Ever since Napster, the world has become conditioned to want free music. Even though Napster is nowhere near the household name it used to be, there are new platforms that have taken its place, such as Youtube, Spotify, and Pandora. These websites do pay artists some royalties, but admittedly not very much.
It can be hard for artists to get fans to buy their music. (Don’t worry, it is possible to make a career as a musician though! Check out this new book by Ari Herstand about making a living in the New Music Business. This is HIGHLY recommended reading!)
So…let’s turn the tables! Musicians, let’s get equipped with some free resources. There are many great tools out there, ready for you to use. Here are seven of them that you might not know about:
1. Free DAWs
DAW stands for Digital Audio Workstation, and is the software that allows musicians to easily record, edit, play virtual instruments through MIDI, and compose. One of the industry standards, Pro Tools, has a free version called Pro Tools First. It has a some minor limitations that still incentivize purchasing the full version, but someone who doesn’t need to track more than 16 inputs at once will find this a wonderful tool. MuLab is another free DAW that handles all the full features of a DAW you’d like while also offering hundreds of quality presets already built in. Audacity is a great alternative for audio recording and editing. It doesn’t have the MIDI capabilities of these other DAW’s, but it has robust audio editing features. All three DAWs work on both a Mac and a PC.
2. Free Samples
There are some great resources out there for free sounds. Cymatics has incredible vaults of free samples and foley (sound effects) that they just give away! These are extraordinarily high quality sounds that normally would cost hundreds. I’m shocked that they give it away like this, to be honest. They also have DAW presets for Logic and Ableton, that are top notch. Another incredible resource is freesound.org, which has user-uploaded samples, with a searchable database. You can find almost anything you’d imagine here! Looking for that particular sound effect for your sound design project? These are the first places I’d start.
3. Neil Patel’s Blog
This dude is absolutely brilliant. Widely regarded as the #1 marketer in the world, Neil Patel is constantly giving away invaluable advice and insights about how to maximize web visibility through social media and blogging. His marketing strategies can apply to virtually any field, including promoting your music. I personally guarantee that you will become a better, more informed, and creative promoter of any project, product, or artist by going through his free resources.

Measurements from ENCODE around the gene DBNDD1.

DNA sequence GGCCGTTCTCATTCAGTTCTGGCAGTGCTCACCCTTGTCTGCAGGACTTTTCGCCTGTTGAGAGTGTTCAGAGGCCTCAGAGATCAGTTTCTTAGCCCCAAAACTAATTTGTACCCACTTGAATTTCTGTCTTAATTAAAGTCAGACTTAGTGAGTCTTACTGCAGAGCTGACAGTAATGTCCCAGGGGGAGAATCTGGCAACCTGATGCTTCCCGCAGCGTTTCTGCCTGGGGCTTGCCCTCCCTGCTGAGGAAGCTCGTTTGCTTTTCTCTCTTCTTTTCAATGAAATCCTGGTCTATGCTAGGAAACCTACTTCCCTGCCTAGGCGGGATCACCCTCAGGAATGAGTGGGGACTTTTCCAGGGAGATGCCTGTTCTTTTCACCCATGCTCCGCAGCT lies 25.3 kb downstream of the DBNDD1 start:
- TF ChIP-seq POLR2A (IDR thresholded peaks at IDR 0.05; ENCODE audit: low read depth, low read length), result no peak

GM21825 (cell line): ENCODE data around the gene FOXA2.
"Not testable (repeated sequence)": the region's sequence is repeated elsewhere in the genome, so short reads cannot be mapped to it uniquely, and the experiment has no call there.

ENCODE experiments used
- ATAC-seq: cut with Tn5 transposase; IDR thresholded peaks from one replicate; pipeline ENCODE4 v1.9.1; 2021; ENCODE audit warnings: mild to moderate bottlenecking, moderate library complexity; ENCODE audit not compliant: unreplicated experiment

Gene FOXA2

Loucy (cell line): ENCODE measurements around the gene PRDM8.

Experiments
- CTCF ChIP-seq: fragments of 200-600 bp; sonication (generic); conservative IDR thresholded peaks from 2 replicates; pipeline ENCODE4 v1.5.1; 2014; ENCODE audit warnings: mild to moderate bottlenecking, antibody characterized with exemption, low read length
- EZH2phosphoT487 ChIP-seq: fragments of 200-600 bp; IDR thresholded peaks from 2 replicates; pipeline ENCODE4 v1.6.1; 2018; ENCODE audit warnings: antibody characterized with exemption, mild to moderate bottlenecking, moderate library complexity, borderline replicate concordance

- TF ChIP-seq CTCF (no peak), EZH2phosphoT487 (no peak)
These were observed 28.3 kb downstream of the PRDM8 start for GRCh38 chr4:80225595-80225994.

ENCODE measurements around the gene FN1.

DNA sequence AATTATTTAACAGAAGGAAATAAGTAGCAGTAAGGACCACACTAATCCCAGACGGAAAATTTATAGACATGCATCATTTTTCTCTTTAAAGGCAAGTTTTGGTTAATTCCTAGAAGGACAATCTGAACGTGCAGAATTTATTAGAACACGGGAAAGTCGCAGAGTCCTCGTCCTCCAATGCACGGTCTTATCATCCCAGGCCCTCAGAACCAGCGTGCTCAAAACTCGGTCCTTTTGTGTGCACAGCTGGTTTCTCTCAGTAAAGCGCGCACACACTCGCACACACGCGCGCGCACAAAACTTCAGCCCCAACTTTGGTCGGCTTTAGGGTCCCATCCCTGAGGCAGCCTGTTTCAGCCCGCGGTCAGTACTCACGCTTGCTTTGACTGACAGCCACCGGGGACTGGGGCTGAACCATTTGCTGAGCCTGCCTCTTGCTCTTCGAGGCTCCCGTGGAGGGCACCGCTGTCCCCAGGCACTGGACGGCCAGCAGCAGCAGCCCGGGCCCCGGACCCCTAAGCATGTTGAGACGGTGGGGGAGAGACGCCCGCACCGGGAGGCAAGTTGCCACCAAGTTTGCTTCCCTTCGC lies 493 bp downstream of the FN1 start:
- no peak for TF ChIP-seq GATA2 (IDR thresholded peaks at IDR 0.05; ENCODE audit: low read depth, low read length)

Would you like to professionally notate and engrave your music, but don’t have the cash on hand for Finale or Sibelius? Check out MuseScore. MuseScore is an open source platform, similar to Audacity, available for both Mac and PC, and will allow you to easily create fantastic looking scores.
Are you writing more music this year? Read our blog post about being a creative musician in 2017.
Of course, we’re going to give ourselves a little shoutout here. We’ve built the best way to learn chords, chord progressions, melodies, rhythms, notation, ear training, and keyboard skills, and it’s free. We believe that to truly learn music, you must be able to see, hear, and play every concept. Through Corridor, you will learn to play by ear, learn about chords through chord symbols and notation, and apply every musical concept to an instrument. We have tutorial videos, interactive games, and work on any device. We might be crazy for doing it, but we want you to be the best musician and artist you can be…for free!
Click here to learn music for FREE!
Few things are more impactful and important for a musician’s career than being able to easily connect with your fans. Through MailChimp, you can customize emails from the ground up (no coding skills required), easily build a subscriber list, and quickly send out emails to your fans. MailChimp is completely free up to 2,000 subscribers.
7. Sound Exchange
A lot of people know about ASCAP and BMI, but Sound Exchange is a company that specifically collects royalties from online streaming sources, such as Spotify and Pandora. It’s easy to register your songs, and it sure is fun to have a check show up in your mailbox from time to time.
What are some of your favorite free resources for musicians? Share them in the comments below!
About the author
Dan Musselman is a co-creator of Corridor, has earned a Ph.D. in music composition, and is a professional keyboardist. He has written five music textbooks, is the music director for The Voice finalist Kat Perkins, and has released four albums under his name.